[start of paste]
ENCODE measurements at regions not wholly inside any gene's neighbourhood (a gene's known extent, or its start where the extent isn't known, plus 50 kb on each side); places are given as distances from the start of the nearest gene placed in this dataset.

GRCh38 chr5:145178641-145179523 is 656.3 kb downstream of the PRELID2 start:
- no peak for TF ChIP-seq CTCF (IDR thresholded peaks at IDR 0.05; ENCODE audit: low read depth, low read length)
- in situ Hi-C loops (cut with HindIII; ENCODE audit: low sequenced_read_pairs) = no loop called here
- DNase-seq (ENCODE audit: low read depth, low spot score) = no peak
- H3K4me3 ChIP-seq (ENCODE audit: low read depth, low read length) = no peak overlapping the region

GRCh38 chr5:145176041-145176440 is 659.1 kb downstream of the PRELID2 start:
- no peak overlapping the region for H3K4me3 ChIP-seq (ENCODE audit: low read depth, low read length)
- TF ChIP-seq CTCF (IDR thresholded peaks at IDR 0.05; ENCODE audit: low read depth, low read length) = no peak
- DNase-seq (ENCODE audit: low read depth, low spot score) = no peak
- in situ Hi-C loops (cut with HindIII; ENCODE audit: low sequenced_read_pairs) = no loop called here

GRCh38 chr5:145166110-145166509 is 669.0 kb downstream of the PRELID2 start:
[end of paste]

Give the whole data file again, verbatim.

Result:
ENCODE measurements at regions not wholly inside any gene's neighbourhood (a gene's known extent, or its start where the extent isn't known, plus 50 kb on each side); places are given as distances from the start of the nearest gene placed in this dataset.

GRCh38 chr5:145178641-145179523 is 656.3 kb downstream of the PRELID2 start:
- no peak for TF ChIP-seq CTCF (IDR thresholded peaks at IDR 0.05; ENCODE audit: low read depth, low read length)
- in situ Hi-C loops (cut with HindIII; ENCODE audit: low sequenced_read_pairs) = no loop called here
- DNase-seq (ENCODE audit: low read depth, low spot score) = no peak
- H3K4me3 ChIP-seq (ENCODE audit: low read depth, low read length) = no peak overlapping the region

GRCh38 chr5:145176041-145176440 is 659.1 kb downstream of the PRELID2 start:
- no peak overlapping the region for H3K4me3 ChIP-seq (ENCODE audit: low read depth, low read length)
- TF ChIP-seq CTCF (IDR thresholded peaks at IDR 0.05; ENCODE audit: low read depth, low read length) = no peak
- DNase-seq (ENCODE audit: low read depth, low spot score) = no peak
- in situ Hi-C loops (cut with HindIII; ENCODE audit: low sequenced_read_pairs) = no loop called here

GRCh38 chr5:145166110-145166509 is 669.0 kb downstream of the PRELID2 start: